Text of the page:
I'd swear I found this one on the site, but I'm having difficulties locating it now. The basic conflict is that, somewhere in a large city, there's a car with an explosive device that's threatening to go off unless someone can provide the right security code. It's communicating electronically, but won't say where it is.

If I recall the details correctly, the backstory was that a company was trying to train a security system, so they trained it against an AI tuned to be paranoid. The problem is, someone in budgeting decided that the paranoid AIs could be resold as car security systems, resulting in one of them deciding that he was being threatened, and that it was time to trigger the aftermarket explosives...

I remember the resolution being that the psychologist does manage to talk down the car, but I don't remember any further details.

  • 5
    Sounds like a realistically terrible idea...
    – user888379
    Commented Apr 17, 2021 at 16:36
  • Linked question: Is there a longer version of “Jipi and the Paranoid Chip”? Commented Apr 18, 2021 at 21:07
  • 1
    Good to hear that the explosives were aftermarket! (Much more realistic.)
    – Mark Olson
    Commented Jul 21, 2023 at 18:46
  • @MarkOlson Well, as it turns out, the explosives were standard, but were supposed to be a strictly antipersonnel matter, targeting only the driver. What is realistic, of course, is that the implementation became outsourced, leading to inconsistent amounts of, and types of, explosive charges.
    – FuzzyBoots
    Commented Jul 21, 2023 at 18:53

1 Answer 1


This is Neal Stephenson's "Jipi and the paranoid chip" (Wikipedia entry for this short story), written 1997, available here.

("as it appeared in Forbes, Vol. 160, Issue 1 (7 July 1997)" according to Wikipedia)

"The chip" in question resembles the outcome of an Antagonistic Neural Network Training session and behaves like Alicebot paired to an Intrusion Detection System. It is supposed to give pause to would-be car thieves because it can blow up a stolen car if it detects unusual activity. Unfortunately:

“That is correct. And it worked! When these things were introduced, a few thieves got blown up in the first week, and then the auto theft rate dropped to nearly zero. Thieves were terrified. It was such a success that the company that made them—literally a garage operation-ramped up production and began exporting these things to other countries where these kinds of Draconian measures were felt to be acceptable.”

“Which countries?”

“Well, for our purposes, it hardly matters, because they ended up spreading all over the place. Just last week, a shopping mall in Beverly Hills got blown up.”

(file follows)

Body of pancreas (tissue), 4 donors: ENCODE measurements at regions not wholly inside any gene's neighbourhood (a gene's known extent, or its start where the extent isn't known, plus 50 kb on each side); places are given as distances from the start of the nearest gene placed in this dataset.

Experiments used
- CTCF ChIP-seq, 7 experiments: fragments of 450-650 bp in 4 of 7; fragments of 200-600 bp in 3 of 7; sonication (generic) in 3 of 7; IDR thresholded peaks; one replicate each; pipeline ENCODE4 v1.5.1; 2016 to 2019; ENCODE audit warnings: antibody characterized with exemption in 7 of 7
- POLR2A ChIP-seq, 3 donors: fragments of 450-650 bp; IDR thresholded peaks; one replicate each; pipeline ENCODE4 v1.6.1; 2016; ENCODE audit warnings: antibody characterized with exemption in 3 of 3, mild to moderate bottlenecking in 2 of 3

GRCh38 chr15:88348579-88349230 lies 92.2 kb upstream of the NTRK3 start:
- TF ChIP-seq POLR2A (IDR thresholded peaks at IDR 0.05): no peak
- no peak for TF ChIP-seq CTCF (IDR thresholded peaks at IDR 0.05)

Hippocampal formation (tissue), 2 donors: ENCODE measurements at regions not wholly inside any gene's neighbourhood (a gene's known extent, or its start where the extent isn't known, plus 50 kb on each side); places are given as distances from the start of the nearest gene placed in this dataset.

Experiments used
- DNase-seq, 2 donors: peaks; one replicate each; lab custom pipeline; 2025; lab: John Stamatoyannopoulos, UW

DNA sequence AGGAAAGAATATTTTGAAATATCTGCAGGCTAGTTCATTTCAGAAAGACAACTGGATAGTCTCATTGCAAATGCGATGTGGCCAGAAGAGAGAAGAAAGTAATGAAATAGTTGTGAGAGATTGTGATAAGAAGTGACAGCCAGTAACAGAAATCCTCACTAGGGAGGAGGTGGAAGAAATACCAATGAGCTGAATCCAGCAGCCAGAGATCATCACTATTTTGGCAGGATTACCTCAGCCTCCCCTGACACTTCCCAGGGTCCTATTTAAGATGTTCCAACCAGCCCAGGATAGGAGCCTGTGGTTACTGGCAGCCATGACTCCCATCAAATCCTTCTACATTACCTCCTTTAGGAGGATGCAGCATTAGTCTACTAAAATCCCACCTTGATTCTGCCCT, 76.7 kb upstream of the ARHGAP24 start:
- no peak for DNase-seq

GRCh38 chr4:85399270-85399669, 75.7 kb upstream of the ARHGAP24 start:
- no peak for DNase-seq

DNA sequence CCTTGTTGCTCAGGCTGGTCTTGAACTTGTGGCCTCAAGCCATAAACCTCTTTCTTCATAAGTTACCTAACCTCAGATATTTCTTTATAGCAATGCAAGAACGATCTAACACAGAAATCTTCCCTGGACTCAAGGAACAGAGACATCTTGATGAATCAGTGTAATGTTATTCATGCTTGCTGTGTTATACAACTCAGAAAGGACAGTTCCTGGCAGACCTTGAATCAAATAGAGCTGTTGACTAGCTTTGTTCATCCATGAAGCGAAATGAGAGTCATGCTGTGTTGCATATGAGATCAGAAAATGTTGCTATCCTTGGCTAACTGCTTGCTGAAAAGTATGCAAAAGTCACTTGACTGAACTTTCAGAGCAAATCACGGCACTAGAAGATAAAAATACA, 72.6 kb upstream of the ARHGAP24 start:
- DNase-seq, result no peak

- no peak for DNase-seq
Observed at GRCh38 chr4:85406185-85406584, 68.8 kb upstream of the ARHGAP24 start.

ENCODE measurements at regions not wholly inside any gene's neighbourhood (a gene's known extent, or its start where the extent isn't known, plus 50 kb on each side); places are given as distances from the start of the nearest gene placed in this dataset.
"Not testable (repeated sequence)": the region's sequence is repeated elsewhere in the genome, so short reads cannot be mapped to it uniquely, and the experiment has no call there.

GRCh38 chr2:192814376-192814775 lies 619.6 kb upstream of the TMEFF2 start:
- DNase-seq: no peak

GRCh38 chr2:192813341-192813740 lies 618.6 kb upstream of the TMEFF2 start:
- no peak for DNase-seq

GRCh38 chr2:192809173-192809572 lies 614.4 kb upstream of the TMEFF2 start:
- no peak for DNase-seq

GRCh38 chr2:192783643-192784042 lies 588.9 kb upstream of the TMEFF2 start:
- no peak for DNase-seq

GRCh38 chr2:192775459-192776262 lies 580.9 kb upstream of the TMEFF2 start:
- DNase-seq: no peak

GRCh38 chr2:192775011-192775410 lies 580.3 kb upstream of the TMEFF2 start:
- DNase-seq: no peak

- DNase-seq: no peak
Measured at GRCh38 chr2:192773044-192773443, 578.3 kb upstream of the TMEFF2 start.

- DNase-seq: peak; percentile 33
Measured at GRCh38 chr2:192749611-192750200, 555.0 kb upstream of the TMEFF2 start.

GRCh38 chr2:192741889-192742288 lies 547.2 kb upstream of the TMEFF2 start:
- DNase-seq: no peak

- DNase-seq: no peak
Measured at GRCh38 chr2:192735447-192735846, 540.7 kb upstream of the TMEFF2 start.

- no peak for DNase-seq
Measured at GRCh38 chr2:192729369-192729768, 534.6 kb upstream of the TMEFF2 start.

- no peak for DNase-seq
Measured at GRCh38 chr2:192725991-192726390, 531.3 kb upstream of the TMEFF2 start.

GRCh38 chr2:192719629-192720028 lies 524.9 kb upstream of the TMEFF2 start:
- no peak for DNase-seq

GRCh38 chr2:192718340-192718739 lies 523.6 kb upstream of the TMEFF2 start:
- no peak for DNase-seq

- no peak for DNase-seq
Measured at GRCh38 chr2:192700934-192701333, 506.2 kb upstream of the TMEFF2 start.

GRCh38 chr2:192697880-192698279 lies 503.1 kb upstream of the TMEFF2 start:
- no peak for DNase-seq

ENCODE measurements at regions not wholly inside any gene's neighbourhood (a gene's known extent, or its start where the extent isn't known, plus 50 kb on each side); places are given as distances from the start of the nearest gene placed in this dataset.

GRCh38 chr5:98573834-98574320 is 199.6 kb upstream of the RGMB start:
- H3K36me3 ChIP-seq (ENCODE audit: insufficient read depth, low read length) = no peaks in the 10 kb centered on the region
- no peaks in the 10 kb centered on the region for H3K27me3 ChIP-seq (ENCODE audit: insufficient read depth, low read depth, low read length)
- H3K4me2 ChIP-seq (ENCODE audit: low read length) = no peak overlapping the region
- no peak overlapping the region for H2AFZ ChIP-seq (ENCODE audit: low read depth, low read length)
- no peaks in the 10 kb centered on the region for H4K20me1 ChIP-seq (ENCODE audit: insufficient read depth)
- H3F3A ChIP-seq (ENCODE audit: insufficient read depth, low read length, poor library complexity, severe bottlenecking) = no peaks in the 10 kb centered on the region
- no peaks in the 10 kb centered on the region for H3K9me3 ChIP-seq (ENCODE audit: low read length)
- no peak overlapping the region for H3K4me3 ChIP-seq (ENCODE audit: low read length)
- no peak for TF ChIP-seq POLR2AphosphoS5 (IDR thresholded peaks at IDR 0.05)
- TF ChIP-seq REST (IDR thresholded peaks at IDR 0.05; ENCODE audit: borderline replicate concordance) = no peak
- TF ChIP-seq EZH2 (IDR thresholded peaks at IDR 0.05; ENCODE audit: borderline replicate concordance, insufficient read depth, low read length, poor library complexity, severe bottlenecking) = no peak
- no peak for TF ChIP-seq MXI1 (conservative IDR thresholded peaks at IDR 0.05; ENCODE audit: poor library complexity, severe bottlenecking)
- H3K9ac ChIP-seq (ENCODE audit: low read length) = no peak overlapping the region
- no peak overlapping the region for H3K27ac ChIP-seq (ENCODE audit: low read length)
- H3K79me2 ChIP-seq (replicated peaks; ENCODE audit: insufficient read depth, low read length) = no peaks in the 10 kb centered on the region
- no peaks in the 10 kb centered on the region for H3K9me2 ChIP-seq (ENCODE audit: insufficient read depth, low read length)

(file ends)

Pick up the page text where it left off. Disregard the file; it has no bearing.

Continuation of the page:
“You mean, a person got blown up in a shopping mall?”

“No,” Mr. Cardoza says confidently. “It was the whole mall.”

“Wait. I don’t understand,” Jipi says. “I was imagining, like, a small explosive charge under the driver’ seat or something. Enough to kill or maim the driver."

“It all depends on what you mean by small,” says Mr. Cardoza. “Explosives these days are astonishingly powerful. Apparently, what happened is as follows: The small garage company that was making the explosive alarm systems could not handle the flood of orders that came in, and so they had to farm out the assembly of these units to small jobbers all over Egypt, Libya, and Sudan. Quality control was, shall we say, uneven. The components—including the explosive charges—were purchased haphazardly, from whatever suppliers could be rounded up on a moment’s notice. Pallets of explosives were drop-shipped to these jobbers without labels, at least labels that the workers knew how to read. They had no idea what they were working with, or how much of the stuff to use; some of them used tiny dabs of it and some used hunks the size of cantaloupes. Some of it was low-power stuff some was extremely high-power.”

You gotta love Stephenson-written slightly acerbic dialogue. Cynicism paired with globalization.

The resolution is that Jipi barely manages to confuse the chip via Instant Messaging connection long enough that it can be zapped from a helicopter. But this is just the beginning of a long day.

My first decision is to sound the alarm.


“It’s dead,” Mr. Cardoza says.


“You can stop typing,” Mr. Cardoza says, and hangs up the telephone. “You’re off the hook. That chopper just nailed it with an electromagnetic pulse. Fried its chips. No one got hurt.”

“Except for it.”

“Better go and freshen up,” Mr. Cardoza says, “Two down, forty-six to go.”

  • Vibes of John Varley's "Bagatelle"
    – user108131
    Commented Apr 18, 2021 at 7:29
  • For remotely disabling a trigger to a high explosive, EMP seems like the worst possible idea. Commented Jul 21, 2023 at 19:02
  • @CristobolPolychronopolis Plot armour says Mr. Cardoza had the plans to the trigger Commented Jul 27, 2023 at 13:14

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